The Real “Cost” of Convenience Foods

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As a frugal homeschool mom, I’m not supposed to use any convenience foods. I should be growing most of my own food, right? Or I could be some sort of extreme couponer and then it would be OK to buy convenience foods since I’d have purchased them for essentially nothing.

I’m afraid that’s not the case here. I try to do most of my cooking from scratch because it is cheaper that way. But I realized something this week.

Even though a convenience food may cost more than the equivalent from scratch, it still may cost less than what you actually end up eating.


This is what I mean.

On Sunday a friend gave me a box of instant oatmeal that she wasn’t going to use. I normally don’t buy instant oatmeal because old fashioned oats are cheaper (and better for you to add your own sweetener, but I’m not talking about health benefits here.)

Guess what my kids ate for breakfast several times this week.

Instant oatmeal

Guess about how many times per week I usually make oatmeal.


Guess what they often eat instead.

Cold cereal

Guess which is more expensive (especially when you consider the price of the milk that my biggest kids drown their cereal in).

The cold cereal!

So here’s my point. By not buying “convenient” instant oatmeal because it was more expensive than old fashioned oats, I have actually been spending more money on breakfast food!

Here’s another example. (Before you read this, promise you won’t think less of me when you read what else I put in my shopping cart.)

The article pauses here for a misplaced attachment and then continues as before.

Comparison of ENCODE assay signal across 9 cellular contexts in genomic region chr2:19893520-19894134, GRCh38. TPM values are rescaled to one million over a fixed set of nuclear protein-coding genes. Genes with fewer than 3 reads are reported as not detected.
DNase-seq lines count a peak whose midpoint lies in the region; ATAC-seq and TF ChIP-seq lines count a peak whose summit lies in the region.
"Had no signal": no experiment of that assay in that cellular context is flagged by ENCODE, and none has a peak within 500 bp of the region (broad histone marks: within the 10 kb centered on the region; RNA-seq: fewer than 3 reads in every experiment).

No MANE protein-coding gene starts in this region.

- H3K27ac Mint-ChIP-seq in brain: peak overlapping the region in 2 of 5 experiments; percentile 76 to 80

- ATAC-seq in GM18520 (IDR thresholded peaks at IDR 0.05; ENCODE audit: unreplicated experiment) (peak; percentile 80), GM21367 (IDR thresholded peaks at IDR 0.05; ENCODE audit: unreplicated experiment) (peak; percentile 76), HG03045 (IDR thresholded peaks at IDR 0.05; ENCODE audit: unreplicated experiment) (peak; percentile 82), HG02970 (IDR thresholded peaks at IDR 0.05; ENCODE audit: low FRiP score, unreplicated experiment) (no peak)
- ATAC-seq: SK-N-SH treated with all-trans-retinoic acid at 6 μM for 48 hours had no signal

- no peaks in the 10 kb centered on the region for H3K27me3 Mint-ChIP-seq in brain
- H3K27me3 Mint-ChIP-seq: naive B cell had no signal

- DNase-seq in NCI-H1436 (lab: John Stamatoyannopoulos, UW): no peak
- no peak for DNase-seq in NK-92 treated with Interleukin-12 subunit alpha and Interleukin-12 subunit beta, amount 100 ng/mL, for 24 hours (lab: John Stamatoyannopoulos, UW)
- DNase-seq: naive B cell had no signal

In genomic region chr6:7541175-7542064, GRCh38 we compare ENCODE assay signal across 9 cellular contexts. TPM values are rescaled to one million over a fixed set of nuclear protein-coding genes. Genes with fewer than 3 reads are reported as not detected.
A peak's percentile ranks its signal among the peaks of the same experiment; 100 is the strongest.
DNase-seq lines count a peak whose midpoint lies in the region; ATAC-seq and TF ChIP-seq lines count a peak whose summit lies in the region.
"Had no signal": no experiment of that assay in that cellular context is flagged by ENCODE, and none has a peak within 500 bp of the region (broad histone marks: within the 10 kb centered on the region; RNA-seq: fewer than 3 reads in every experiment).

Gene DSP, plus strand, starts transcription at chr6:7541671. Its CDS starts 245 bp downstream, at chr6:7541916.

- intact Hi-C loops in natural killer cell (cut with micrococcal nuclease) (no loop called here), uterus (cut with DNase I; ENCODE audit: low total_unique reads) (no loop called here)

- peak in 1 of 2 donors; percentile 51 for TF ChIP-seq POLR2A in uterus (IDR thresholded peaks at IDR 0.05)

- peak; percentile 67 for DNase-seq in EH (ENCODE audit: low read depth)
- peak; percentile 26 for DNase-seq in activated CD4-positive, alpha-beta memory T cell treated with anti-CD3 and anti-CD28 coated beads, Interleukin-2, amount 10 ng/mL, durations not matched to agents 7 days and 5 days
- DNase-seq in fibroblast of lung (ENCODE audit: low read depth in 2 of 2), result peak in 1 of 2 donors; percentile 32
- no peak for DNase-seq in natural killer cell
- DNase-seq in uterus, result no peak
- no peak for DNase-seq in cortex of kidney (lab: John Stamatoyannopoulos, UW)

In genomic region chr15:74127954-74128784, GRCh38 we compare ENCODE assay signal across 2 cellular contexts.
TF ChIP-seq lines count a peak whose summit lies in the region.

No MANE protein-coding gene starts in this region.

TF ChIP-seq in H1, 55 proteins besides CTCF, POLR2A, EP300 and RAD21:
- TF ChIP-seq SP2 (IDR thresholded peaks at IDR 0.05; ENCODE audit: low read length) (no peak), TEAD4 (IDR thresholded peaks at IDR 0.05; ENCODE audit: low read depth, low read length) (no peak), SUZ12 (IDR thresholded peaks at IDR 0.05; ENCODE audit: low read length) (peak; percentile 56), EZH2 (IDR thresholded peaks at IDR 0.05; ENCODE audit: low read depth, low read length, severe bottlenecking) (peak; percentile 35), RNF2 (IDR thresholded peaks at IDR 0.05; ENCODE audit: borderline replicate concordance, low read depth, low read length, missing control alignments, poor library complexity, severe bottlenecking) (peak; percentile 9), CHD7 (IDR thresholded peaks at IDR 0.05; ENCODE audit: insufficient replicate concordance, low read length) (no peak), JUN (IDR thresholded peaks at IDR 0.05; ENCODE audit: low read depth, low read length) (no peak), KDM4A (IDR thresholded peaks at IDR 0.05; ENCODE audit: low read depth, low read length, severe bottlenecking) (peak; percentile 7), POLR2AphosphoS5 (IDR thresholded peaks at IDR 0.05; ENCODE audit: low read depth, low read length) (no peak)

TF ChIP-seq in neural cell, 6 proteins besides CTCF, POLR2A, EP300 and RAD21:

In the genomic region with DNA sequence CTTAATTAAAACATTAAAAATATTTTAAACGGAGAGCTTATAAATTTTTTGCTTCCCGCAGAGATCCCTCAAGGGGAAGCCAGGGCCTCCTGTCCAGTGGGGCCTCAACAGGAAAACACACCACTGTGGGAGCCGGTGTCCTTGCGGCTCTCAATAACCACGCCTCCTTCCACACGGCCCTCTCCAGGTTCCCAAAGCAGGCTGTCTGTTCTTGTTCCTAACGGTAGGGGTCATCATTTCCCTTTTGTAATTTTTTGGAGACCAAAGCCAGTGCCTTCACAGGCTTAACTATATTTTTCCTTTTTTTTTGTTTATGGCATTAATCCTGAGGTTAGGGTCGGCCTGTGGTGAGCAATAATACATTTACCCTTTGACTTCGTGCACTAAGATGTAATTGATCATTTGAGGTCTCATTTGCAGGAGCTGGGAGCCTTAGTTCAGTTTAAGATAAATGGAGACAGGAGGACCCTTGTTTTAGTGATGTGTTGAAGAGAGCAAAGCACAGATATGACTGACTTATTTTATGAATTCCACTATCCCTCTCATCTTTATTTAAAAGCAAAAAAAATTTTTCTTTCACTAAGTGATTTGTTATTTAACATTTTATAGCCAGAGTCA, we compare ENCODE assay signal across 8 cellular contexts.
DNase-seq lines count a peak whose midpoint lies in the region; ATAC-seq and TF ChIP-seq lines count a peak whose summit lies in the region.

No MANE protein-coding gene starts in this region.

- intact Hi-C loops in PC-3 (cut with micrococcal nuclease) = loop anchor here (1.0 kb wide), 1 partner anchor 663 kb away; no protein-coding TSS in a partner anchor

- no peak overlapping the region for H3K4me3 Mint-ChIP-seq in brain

Soft drinks are expensive. Many people save money by never buying soda. It makes sense. I’ve “quit” buying Dr. Pepper for this very reason on many different occasions.

Do you know what happens?

After about a week, I start walking slowly past vending machines and digging for loose change. When I go to the gas station, I suddenly find myself inside purchasing an ice cold Dr. Pepper for $1.59. I’ve even been know to stop at convenience stores when I didn’t need gas! That’s way more expensive than just having Dr. Pepper at home. And then there is not a temptation for me to purchase them for even higher prices when I’m out.

My friend Debra at Footprints in the Butter has mentioned that when you’re trying to live on an extremely low food budget, you need to allow yourself to purchase that one item that helps you to not feel deprived. For her I think it is coffee creamer. For me, it’s Dr. Pepper.

What convenience foods do you buy? What one food keeps you from feeling deprived?

This post is a part of The Christian Home Issue 25, posted weekly at The Legacy of Home.

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12 thoughts on “The Real “Cost” of Convenience Foods”

  1. I couldn’t agree with you more. First, I’m really starting to hate the label or image that a homeschooling family has to grow their own food and always cook from scratch to be a true (or as some say biblical) family. I am so NOT that. We do buy convenience foods a lot, it brings my stress level down a ton, and to me that’s worth a lot. 🙂 I have been on the ‘band soda’ kick for a long time, I don’t drink it. But truthfully hubby buys drinks at work a lot, and though they are way cheaper than convenience stores, I wonder if it wouldn’t be cheaper just to buy him a pack of them. I will definitely look into that. Thanks for the encouragement. 🙂